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Comment China's Explanation (Score 2, Funny) 515

President Hu Jintao: "Ogh! You must have very big pee-anis!"
President Obama: "Excuse me? I was just asking you what you’re up to with these cyber attacks on America Companies!"
President Hu Jintao: "Nothing. We are very simple people. With very small penis. This hacker's penis is especially small."
Chinese Hacker: [fakes a sob] "Uh, smuh, so small."
President Hu Jintao: "We cannot achieve much with so small penis. But you! Americans. Wow! Penis so big! SOOO big penis!"
President Obama: [flattered] "Well uh, he—I guess it is a pretty good size."
Chinese Hacker: "Minata, kite kite!" ["Everone, come come!" A group of Japanese women move in, chattering] "This-a man has veh-ry big penis!" [the women applaud]
Woman 1: Take takeru o da ne? ["It’s rather large, isn’t it?"]
Woman 2: Hai. ["Yes."]
Chinese Hacker: "Uh, hoh, what an enoah-mus penis-uh!"

Comment Re:what? (Score 4, Insightful) 304

"associating a piece of data with multiple categories" is simply how TFA summarized the patent. It's not that simple, patents rarely are. If you look at the patent in question, it has several claims that go into detail about the processes involved in their system. It's likely one of these processes that is the focal point.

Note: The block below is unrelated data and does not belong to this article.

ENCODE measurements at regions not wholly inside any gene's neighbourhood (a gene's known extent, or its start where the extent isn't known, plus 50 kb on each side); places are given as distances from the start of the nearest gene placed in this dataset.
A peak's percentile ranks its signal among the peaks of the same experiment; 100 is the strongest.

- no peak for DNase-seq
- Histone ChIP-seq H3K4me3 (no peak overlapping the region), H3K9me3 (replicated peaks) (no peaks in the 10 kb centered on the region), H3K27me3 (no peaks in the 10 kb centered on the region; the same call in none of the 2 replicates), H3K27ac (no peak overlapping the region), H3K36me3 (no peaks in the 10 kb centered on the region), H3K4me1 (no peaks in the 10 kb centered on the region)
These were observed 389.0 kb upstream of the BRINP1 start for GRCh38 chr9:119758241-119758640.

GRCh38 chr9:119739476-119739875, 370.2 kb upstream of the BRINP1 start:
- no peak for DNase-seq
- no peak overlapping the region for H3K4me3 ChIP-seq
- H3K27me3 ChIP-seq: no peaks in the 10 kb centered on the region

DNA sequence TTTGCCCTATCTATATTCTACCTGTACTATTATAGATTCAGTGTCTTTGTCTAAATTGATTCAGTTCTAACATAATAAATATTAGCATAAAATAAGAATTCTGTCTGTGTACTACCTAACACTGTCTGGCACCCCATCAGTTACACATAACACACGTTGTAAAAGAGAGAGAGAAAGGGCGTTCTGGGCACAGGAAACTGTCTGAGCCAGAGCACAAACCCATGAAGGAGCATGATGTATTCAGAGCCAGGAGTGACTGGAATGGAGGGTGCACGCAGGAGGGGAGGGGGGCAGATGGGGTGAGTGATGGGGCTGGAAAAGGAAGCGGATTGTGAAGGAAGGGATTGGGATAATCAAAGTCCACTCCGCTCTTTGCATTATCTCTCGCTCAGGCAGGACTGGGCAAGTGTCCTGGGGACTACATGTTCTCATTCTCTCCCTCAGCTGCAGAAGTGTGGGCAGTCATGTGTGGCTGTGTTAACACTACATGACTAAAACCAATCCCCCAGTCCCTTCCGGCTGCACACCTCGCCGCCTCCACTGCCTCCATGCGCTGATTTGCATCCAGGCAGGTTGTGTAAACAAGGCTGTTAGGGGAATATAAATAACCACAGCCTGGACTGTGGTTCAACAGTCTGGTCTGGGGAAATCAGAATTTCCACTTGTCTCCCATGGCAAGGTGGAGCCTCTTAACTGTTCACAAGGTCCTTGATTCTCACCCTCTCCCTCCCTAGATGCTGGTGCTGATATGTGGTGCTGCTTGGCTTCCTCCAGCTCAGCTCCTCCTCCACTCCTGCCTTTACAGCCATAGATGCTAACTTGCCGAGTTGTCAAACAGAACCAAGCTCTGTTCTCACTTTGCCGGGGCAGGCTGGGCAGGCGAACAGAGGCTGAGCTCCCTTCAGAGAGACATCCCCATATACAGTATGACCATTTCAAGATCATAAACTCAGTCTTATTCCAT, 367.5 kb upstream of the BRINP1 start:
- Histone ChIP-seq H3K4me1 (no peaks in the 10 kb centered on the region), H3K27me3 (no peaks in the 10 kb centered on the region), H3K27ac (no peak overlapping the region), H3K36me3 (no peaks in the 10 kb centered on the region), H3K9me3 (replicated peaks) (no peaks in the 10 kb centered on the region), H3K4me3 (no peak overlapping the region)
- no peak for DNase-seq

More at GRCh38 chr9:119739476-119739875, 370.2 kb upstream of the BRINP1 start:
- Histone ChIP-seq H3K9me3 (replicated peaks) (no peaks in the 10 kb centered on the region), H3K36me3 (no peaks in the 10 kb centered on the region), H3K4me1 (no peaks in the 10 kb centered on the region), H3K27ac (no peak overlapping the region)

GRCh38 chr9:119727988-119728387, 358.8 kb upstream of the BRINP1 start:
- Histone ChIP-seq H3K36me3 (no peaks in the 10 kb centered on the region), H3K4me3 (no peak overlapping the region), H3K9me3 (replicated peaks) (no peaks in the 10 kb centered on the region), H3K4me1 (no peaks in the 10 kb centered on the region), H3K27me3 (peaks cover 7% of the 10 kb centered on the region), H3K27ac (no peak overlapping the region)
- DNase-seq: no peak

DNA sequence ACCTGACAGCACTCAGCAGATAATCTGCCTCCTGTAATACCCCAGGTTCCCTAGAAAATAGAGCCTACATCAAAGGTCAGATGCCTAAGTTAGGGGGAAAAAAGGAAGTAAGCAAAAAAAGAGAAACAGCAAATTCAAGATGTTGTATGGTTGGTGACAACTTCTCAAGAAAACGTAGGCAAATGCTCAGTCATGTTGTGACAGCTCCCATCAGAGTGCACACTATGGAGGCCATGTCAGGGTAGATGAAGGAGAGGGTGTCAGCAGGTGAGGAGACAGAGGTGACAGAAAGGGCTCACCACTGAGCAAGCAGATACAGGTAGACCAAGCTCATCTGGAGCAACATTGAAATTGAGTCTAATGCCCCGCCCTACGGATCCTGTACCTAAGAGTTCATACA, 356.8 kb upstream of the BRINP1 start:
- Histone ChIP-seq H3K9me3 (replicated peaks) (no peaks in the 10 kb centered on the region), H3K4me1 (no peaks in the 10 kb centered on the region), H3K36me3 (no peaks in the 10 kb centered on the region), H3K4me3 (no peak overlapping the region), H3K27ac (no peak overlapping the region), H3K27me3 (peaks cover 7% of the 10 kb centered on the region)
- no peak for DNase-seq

Now, are these claims patentable? I don't know. there is a lot of long-windedness in patent claims, and it depends on how borad or narrow they are interpreted. Obviously the examiner found them to be narrow enough to be patentable. I doubt it's as simple as a one-to-many relation in a database, because even though examiners miss things, they really wouldn't have missed that. Maybe the judge will overturn it though, if he reads the patent more broadly.

Comment Re:Who is running Nielsen anyway, Leslie? (Score 2, Interesting) 248

Even is there was a DVR-viewing log, would it save your shows? Ok, you watch it on DVR, but chances are you don't watch the ads. An advertiser would be foolish to pay as much for an ad if actual "ad viewership" isn't all that great. So the show is less profitable for ABC, despite how cool it is, and is canned.
Social Networks

Submission + - Social Media Banned from College Stadiums (

RawJoe writes: Today, the Southeastern Conference (SEC) is expected to release a final version of its new media policy that, at the moment, can best be described as a ban on all social media usage at SEC games. Earlier this month, the conference informed its schools of the new policy, which reads:

"Ticketed fans can't "produce or disseminate (or aid in producing or disseminating) any material or information about the Event, including, but not limited to, any account, description, picture, video, audio, reproduction or other information concerning the Event."

Translated, that means no Twitter, Facebook, YouTube, TwitPic, or any other service that could in any way compete with authorized media coverage of the event. In the case of the SEC, authorized media coverage rights belong to CBS, who has a $3 billion deal with the conference over the next 15 years according to The St Petersburg Times.

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